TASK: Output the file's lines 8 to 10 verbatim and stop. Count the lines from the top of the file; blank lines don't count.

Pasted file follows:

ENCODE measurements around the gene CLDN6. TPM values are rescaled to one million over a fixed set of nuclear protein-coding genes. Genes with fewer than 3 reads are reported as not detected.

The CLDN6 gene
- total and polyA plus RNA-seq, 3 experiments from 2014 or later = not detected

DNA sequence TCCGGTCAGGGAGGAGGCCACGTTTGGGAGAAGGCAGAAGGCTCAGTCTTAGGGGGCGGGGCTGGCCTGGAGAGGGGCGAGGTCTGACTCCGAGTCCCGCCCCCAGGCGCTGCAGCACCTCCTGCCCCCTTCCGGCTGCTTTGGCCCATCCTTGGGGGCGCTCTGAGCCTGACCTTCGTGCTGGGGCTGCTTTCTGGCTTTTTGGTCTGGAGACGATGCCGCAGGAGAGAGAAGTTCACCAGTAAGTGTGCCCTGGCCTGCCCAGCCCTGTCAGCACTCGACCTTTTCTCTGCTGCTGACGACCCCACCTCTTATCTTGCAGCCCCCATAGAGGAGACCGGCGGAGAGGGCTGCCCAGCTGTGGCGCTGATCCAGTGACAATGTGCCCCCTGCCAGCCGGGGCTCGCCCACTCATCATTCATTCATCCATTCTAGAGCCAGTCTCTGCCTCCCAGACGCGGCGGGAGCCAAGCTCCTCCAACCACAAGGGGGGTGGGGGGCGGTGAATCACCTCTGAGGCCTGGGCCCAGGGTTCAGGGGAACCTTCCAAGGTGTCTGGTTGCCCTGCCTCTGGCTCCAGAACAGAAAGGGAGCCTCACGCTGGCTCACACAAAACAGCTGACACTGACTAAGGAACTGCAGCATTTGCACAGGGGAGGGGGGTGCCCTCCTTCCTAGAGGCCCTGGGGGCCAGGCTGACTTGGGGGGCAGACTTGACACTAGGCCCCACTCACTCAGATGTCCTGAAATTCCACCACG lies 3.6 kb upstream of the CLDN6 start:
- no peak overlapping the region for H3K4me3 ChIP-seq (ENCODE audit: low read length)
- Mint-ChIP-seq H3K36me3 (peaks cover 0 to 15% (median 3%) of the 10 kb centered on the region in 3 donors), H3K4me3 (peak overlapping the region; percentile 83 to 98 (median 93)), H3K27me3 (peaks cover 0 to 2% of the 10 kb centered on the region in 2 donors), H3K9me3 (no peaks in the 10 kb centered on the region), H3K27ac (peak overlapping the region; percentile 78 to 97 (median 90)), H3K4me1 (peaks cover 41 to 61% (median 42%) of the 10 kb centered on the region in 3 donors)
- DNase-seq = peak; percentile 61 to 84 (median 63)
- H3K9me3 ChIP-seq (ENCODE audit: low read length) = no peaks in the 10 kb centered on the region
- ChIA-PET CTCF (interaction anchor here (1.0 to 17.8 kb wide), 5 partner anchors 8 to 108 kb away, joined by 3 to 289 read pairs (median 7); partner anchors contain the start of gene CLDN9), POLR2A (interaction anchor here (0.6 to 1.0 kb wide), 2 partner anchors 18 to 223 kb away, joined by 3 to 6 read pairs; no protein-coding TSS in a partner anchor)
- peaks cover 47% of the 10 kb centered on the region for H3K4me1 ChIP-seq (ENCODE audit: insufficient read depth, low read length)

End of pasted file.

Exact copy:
- H3K9me3 ChIP-seq (ENCODE audit: low read length) = no peaks in the 10 kb centered on the region
- ChIA-PET CTCF (interaction anchor here (1.0 to 17.8 kb wide), 5 partner anchors 8 to 108 kb away, joined by 3 to 289 read pairs (median 7); partner anchors contain the start of gene CLDN9), POLR2A (interaction anchor here (0.6 to 1.0 kb wide), 2 partner anchors 18 to 223 kb away, joined by 3 to 6 read pairs; no protein-coding TSS in a partner anchor)
- peaks cover 47% of the 10 kb centered on the region for H3K4me1 ChIP-seq (ENCODE audit: insufficient read depth, low read length)